My Favorite Commodity Market Technical Indicator
One of the most common questions that I get from clients and prospects is, “What is your favorite indicator”. In my opinion, it really doesn’t matter which indicator I like, they are all very similar and blindly followed would likely yield similar results in the long run. What is more important is what your personal favorite is, and can it help you make money in these treacherous markets.
Nevertheless, my favorite commodity market barometer isn’t a technical oscillator at all. Instead I try to gauge market psychology, partly based on the behavior of clients and prospects. The trading practices of the general public can be used in price speculation. Unfortunately, I have found that the average speculator tends to lag the market considerably. In fact, they are often so far behind that once they react to a market move, the current trend is coming to an end. Believe it or not, a market top or bottom can sometimes be anticipated by a large influx of phone calls made by traders looking to participate in a market that has been making its move for a substantial period of time. An even better indication that a market may be in store for a reversal is a sudden influx of “virgin” commodity traders looking to buy a particular commodity that they saw a story about on the news.
For example, when crude oil futures were trading at its all time high around $150 per barrel, the phone was ringing off of the hook in many commodity brokerage firms. Random and inexperienced commodity traders were banging down the door looking to open a trading account to get long crude oil, or better yet, buy $200 calls. As a broker, it is my job to warn of the potential consequences of being late to the party, so to speak. However, ultimately it is the clients money and they are capable of making their own decisions. If after a friendly warning they insist, it is my job to get them the best possible execution.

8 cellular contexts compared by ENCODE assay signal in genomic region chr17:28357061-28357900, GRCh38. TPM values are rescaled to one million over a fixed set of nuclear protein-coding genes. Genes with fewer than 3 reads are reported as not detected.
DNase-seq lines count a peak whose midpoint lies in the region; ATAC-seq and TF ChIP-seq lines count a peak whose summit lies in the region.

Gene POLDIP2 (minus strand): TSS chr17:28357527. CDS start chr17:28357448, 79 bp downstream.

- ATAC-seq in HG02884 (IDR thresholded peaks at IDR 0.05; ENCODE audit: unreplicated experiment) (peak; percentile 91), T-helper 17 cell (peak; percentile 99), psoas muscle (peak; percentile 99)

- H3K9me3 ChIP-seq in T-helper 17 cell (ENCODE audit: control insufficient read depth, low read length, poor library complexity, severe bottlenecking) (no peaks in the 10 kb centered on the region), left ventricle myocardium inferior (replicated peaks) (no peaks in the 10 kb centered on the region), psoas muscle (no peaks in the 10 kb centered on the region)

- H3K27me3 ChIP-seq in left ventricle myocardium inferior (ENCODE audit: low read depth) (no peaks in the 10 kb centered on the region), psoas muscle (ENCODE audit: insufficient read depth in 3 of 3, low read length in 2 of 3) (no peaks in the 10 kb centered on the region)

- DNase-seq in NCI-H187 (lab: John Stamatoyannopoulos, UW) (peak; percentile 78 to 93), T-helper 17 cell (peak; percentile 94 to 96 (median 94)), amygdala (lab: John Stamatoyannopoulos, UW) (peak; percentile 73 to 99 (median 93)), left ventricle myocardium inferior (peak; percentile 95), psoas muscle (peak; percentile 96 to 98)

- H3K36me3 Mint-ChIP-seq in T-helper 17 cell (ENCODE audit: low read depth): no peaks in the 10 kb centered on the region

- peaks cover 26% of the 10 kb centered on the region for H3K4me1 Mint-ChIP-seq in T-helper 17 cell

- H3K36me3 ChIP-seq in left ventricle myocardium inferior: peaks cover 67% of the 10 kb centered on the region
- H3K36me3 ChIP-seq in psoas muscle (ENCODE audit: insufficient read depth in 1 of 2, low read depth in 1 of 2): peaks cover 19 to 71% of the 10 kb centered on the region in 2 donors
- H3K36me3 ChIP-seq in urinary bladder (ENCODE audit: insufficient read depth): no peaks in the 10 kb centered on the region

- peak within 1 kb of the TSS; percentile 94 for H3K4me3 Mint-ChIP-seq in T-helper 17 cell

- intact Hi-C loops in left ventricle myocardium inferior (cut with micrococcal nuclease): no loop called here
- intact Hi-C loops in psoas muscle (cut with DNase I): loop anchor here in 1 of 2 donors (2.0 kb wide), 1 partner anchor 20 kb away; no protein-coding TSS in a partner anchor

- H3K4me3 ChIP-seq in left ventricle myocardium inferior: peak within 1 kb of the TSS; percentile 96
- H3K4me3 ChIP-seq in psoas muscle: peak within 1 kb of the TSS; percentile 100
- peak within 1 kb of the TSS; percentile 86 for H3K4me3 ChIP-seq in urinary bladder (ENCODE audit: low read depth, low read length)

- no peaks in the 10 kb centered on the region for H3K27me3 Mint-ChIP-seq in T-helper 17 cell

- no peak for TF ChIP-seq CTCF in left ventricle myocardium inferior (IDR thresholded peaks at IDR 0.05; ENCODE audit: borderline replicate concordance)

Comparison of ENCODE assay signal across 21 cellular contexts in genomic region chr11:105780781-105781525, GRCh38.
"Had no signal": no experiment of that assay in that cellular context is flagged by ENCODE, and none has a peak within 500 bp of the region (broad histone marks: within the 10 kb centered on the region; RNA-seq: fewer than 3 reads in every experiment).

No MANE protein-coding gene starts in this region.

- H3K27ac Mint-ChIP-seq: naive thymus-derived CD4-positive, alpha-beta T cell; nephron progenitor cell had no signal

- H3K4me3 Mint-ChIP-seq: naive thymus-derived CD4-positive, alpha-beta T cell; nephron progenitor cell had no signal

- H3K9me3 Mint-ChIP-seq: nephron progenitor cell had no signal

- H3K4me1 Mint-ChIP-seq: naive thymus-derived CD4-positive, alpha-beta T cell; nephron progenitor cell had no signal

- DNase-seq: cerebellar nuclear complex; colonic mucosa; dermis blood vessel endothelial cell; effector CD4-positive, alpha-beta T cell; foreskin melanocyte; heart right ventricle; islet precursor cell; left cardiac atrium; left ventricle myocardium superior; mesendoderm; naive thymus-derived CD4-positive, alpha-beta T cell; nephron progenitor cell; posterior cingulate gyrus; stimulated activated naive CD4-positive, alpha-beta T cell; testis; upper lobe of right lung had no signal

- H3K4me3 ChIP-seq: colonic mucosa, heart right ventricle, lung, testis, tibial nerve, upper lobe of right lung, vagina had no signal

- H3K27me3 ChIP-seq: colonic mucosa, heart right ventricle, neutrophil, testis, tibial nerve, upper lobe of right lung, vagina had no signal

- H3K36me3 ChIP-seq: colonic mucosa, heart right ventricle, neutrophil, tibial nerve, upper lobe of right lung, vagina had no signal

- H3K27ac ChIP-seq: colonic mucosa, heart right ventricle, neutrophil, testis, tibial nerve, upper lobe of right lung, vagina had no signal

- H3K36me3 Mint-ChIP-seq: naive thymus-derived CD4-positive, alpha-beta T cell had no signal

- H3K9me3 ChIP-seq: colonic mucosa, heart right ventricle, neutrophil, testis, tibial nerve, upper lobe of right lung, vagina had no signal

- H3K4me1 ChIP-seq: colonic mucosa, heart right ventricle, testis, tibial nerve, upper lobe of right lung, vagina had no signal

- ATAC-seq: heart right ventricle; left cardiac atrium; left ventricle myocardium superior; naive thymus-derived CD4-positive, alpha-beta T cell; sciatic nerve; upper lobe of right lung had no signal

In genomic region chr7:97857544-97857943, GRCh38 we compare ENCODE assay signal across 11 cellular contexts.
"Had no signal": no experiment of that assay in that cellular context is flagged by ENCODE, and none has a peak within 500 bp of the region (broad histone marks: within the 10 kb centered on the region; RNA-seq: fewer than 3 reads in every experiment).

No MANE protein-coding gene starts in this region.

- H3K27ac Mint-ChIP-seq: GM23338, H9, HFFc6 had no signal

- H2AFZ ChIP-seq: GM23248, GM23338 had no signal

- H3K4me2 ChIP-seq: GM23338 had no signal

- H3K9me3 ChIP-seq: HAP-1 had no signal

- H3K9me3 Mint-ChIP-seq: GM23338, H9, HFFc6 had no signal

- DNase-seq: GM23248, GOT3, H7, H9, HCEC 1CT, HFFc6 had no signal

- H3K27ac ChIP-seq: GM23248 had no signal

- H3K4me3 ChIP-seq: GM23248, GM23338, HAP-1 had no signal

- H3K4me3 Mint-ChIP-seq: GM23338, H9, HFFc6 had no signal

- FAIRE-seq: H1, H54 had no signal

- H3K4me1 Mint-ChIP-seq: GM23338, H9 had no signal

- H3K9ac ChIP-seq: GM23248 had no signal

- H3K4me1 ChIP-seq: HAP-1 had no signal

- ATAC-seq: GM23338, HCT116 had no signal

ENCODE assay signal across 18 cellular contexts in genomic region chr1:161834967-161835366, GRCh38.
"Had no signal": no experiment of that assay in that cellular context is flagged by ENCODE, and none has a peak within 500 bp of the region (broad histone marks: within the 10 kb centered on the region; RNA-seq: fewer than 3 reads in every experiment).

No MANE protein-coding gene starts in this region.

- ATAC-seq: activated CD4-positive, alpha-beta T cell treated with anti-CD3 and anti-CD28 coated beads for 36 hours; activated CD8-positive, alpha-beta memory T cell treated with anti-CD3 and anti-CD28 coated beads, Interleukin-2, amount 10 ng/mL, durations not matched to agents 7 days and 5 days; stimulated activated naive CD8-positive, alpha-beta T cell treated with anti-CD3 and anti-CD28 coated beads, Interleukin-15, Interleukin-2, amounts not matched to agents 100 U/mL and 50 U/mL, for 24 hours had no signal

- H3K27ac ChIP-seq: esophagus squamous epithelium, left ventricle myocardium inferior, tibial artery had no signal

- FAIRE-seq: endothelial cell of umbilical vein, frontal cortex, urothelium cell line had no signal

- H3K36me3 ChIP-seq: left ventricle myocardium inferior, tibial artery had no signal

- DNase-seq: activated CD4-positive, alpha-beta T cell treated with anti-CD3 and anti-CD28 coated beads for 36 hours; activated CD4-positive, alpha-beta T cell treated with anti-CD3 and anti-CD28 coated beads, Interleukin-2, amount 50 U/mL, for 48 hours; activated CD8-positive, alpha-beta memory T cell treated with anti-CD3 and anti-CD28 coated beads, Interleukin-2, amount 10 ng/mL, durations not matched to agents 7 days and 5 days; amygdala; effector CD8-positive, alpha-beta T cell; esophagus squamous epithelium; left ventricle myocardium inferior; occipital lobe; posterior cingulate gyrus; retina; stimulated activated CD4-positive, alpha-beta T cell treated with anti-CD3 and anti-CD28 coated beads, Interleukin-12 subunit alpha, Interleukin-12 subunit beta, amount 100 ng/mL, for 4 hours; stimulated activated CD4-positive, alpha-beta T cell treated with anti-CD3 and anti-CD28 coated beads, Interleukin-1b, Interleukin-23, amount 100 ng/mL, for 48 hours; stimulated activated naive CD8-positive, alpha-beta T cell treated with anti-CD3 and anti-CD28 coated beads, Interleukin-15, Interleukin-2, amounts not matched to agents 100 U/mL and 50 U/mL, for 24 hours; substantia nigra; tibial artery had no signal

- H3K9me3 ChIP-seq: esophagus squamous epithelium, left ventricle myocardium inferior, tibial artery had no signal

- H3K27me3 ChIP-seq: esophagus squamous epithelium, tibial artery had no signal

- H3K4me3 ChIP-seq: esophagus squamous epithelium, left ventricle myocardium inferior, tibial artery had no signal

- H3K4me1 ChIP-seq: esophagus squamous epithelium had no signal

During times like this I ask myself; “Where were all of these people when crude was trading under $15 per barrel?” That was the time to be rushing to the energy markets.
Unfortunately, this was a prime example of the general public being behind the move. Crude oil didn’t really garner much attention until it broke the $80 mark; at that moment the masses became interested. Looking back to early to mid 2008 it seems highly likely that the average trader lost a lot of money by being late to the rally.
As a futures broker, I am able to observe the behavior of clients with various capital backing, experience, trading strategies, etc. In this particular case, it seemed that by the time many of the inexperienced traders began to enter the market the trend was coming to an abrupt end. For example, our average client is a prospect for several months prior to opening an account. During this time frame they become comfortable with their level of understanding and the potential risks and rewards. However, during the “crude oil frenzy it seemed that many prospects were rushing to open accounts. Their mission was to buy call options in a market that they strongly believed would be trading at $200 or higher at sometime in the near future. It was almost as though people felt that the market was going to leave without them, and they threw caution to the wind to pay excessive premiums for options that were deep-out-of-the-money.
As a trader, it is important to be able to recognize mass hysteria for what it may be…the end of a market move.